Dealing with disrespect in the classroom

One of my clearest memories from middle school is the time that my class made our teacher break down and sob on her desk. She was a new teacher who seemed passionate and kind, and the increasingly vocal disrespect and general meanness from the class culminated in her total loss of control of the classroom and herself.  The principal came in and give us a severe talking to, but we never regained respect for our teacher.

Part way through my second semester I’m thinking a lot about how I can improve as a teacher. As I’ve mentioned, my research-focused training didn’t prepare me for a teaching-focused career. One thing that I’ve come to realize is that I don’t have complete control of my classrooms. Continue reading

The hiring process from the perspective of a new hire: Part II

This is the second part of a two-part post detailing my (a new faculty member) experiences on a hiring committee.  For Part I, go here.

The campus interviews

We had our three candidates on campus for interviews over a period of seven days.  Each candidate flew in the day before the interview and had scheduled activities from 7:30 am to 8:30 pm. Candidates had a meeting with the department faculty, meetings with each of us individually, time with the Dean, lunch with the graduate students, gave a seminar, and had dinner with the department. Overall, the three candidate each did a great job – one of the best things about doing phone interviews first is that collegiality and competence come through pretty well on the phone.  All the candidates were personable, prepared, and would probably be successful in the position.

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Graded musings

It’s that time of the semester when many of us in teaching positions lock ourselves away in “grading jail”, as we cope with stacks of term papers, exams, and other miscellaneous assignments. As the name implies, grading jail is not a place we go to have fun. It’s a poorly-kept secret that grading is many faculty members’ (and TAs) least favorite part of the job. For me, it’s been a consistent low point in my professional duties – one of the things that hasn’t gotten easier or more enjoyable as I’ve gained more experience.

Image by Jorge Cham, Originally published 2/6/2008. Click link to go to original. Thanks Dr. Cham for so well depicting our collective grading angst!

Image by Jorge Cham, Originally published 2/6/2008. Click image to go to original. Thanks Dr. Cham for so well depicting our collective grading angst!

Professional wisdom and tradition suggest that grading is important. Or rather, giving timely, frequent, and constructive feedback on students’ work is important to help students learn and to evaluate the job we are doing as teachers. Conversely, letting the grading stacks pile up for weeks or designing our syllabi to minimize grading decreases student interest in learning. Continue reading

I’m your professor, not your therapist!

One of the things that I’ve found I’m completely unprepared for as a new teacher and academic advisor is the level of emotion the students bring with them to talk with me.  I’m just not a public crier, so it always startles me when someone lets the waterworks go during what seems to me to be a relatively benign conversation.  Not that I never empty a box of Kleenex while watching a tearjerker with a group of friends, or think that crying in front of others makes you weak – it’s just not me. This has left me at a loss for what to do when someone breaks down in my office.  Politely ignore?  Offer Kleenex?  Ask details?  I should have paid better attention when friends talked about their experiences being the crier or the cryee!  Continue reading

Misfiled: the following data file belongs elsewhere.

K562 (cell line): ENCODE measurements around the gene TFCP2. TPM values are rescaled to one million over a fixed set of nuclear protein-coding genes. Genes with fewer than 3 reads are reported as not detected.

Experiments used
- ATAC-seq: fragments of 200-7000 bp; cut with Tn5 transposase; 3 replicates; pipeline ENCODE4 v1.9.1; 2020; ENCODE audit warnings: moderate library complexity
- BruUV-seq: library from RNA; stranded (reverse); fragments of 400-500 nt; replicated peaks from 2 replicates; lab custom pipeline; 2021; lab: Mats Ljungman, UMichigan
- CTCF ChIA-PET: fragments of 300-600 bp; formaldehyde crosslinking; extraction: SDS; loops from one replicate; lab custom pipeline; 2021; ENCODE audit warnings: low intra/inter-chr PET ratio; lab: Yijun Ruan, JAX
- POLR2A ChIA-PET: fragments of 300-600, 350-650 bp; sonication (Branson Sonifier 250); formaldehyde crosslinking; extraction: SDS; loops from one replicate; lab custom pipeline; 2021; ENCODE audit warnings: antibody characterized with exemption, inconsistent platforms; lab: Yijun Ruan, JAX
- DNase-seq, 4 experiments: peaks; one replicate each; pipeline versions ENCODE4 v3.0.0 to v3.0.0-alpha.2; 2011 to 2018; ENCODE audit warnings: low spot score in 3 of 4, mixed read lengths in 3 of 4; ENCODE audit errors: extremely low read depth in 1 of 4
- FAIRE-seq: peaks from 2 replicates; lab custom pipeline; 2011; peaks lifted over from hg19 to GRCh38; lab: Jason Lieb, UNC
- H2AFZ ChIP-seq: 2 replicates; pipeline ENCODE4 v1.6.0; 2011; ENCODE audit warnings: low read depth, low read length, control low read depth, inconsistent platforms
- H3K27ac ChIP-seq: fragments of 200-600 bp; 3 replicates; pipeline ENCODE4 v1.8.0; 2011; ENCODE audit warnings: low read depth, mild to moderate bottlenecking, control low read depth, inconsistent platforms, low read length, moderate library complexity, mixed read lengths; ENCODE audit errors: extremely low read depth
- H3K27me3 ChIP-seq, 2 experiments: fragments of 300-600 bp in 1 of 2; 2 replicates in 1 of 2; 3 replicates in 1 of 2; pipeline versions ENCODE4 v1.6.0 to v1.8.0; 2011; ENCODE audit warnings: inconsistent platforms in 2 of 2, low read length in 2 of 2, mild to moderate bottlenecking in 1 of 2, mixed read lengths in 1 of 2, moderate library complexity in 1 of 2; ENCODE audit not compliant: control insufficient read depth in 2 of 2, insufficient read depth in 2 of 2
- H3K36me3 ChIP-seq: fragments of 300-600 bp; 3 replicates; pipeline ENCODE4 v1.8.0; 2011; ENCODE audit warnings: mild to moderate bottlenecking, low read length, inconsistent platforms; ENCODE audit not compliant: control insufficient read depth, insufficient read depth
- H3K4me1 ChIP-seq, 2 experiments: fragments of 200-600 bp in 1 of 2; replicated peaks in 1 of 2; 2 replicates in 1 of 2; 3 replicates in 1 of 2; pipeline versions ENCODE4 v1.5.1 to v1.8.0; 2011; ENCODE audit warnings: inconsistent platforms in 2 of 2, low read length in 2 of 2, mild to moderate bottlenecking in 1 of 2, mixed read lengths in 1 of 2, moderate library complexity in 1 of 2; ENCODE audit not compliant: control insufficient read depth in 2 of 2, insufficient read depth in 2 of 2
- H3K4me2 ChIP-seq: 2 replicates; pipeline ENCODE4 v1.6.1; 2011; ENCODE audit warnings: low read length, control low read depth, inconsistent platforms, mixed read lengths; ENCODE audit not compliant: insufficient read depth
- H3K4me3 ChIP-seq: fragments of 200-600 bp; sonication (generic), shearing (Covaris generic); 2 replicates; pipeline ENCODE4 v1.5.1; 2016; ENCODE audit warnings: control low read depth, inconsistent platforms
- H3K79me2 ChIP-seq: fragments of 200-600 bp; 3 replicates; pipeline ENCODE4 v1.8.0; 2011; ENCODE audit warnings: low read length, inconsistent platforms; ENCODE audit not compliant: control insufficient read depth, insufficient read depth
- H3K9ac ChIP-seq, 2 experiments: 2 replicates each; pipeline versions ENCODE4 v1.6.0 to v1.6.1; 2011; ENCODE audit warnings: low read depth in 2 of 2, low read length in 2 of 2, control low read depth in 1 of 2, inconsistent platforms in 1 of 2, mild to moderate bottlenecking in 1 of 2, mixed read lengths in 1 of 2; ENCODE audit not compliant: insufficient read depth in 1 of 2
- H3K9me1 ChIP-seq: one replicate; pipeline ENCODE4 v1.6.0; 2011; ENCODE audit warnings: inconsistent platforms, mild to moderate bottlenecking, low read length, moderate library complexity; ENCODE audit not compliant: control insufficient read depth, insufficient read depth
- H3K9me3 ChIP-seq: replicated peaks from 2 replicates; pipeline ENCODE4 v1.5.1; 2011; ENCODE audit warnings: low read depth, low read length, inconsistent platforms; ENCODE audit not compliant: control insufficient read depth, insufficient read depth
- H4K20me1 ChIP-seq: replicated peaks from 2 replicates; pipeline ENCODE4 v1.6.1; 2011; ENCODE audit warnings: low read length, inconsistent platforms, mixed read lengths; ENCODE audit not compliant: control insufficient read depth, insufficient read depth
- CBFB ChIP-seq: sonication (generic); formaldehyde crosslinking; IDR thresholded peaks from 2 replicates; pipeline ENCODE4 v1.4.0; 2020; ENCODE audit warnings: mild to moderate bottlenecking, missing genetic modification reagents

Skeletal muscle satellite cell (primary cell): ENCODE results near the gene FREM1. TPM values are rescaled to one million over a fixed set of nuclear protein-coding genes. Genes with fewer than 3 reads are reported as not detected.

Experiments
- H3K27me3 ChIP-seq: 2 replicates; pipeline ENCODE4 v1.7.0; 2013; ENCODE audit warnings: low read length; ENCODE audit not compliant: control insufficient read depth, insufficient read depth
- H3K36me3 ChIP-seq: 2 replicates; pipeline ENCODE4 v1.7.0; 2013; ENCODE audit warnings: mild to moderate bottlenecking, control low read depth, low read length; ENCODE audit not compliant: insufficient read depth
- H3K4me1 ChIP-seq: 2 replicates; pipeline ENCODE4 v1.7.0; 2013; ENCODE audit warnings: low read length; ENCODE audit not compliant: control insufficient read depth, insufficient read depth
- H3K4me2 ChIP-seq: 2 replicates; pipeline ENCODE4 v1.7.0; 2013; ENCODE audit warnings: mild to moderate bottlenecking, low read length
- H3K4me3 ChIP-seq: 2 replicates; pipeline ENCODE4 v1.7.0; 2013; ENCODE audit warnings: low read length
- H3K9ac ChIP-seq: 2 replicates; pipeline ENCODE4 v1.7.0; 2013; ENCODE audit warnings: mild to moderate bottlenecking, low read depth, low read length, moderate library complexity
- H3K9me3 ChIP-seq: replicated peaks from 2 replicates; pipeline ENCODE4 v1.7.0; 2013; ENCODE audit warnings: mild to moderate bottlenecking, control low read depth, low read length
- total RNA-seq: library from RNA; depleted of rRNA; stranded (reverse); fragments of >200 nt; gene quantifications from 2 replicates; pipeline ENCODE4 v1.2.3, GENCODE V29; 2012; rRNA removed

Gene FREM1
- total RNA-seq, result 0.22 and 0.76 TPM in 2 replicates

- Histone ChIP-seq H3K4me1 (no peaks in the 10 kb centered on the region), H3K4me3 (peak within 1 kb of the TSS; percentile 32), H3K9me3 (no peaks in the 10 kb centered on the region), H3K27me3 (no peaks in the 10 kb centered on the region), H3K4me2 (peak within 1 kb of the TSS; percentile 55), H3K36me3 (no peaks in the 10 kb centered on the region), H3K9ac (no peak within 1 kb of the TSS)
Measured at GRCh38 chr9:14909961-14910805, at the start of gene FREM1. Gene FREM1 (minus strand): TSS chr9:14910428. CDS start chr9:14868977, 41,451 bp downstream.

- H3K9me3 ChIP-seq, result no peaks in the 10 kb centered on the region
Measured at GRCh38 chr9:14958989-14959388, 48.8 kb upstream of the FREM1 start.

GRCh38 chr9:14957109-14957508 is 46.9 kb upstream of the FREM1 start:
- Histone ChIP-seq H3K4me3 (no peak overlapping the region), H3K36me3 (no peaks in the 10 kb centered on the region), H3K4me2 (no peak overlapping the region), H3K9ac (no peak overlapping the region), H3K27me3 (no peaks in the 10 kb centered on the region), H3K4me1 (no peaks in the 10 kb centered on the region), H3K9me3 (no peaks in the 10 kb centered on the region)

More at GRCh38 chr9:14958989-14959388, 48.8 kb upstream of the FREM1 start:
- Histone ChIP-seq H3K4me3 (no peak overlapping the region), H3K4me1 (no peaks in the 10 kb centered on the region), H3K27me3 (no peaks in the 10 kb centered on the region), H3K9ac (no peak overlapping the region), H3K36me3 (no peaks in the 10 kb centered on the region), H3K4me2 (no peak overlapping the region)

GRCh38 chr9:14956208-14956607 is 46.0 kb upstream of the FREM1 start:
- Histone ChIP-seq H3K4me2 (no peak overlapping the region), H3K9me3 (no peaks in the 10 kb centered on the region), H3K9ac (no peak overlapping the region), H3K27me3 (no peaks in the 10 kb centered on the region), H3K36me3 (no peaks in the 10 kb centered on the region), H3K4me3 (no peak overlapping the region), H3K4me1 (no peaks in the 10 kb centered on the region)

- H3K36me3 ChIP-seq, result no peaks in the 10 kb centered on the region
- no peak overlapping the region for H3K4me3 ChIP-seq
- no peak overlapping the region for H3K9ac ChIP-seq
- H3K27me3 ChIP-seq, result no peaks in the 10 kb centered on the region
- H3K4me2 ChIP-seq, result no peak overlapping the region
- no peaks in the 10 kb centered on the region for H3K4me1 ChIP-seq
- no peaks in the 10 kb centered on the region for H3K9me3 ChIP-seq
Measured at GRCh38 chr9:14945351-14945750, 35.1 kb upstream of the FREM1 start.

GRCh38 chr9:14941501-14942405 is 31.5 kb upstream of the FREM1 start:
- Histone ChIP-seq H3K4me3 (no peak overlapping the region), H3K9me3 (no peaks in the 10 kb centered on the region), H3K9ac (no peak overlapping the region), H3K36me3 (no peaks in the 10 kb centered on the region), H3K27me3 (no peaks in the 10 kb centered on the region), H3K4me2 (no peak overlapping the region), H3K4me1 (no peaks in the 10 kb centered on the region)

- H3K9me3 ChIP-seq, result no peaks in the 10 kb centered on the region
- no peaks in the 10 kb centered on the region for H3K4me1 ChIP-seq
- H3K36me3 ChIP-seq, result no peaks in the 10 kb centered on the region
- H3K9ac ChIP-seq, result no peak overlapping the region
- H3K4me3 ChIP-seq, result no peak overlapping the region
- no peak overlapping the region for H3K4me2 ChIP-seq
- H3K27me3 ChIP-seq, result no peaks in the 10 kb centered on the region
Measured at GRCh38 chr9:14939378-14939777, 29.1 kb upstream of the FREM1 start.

A day in the life…

As a post-doc, I did three things: I did research, analyzed data, and I wrote. I ran behavioral experiments and western blots, I did a lot of data analysis.

There were other things – I worked with students in the lab, and I organized events with the Post-doc Association at the post-doc institution. Later I applied for jobs, a significant time commitment, especially in the second year. It isn’t that I had a lot of free time, but I did have a lot of flexibility. When a grant deadline was coming up, or a set of experiments to (hopefully) finish off a paper, I could clear blocks of time and focus on that one thing. This – and my friends in that town – are the only things that I’m nostalgic about from my postdoc.

That is not what my days look like anymore. Now I have a few other things on my plate. Now there is teaching, routine meetings, and the ongoing administrative work of running a lab, not to mention grant writing and trying to stay on top of the literature. Coming up is graduate admissions season, and a couple of deadlines for training grants for my lab peeps. This increase in the number-of-things wasn’t unexpected, I had watched and spoken with my grad school and post-doc mentors, not to mention other people both IRL and online, enough to know better. And the amount of work is a lot, but it’s not unbearable. What I am finding difficult is the fragmentation of my time.

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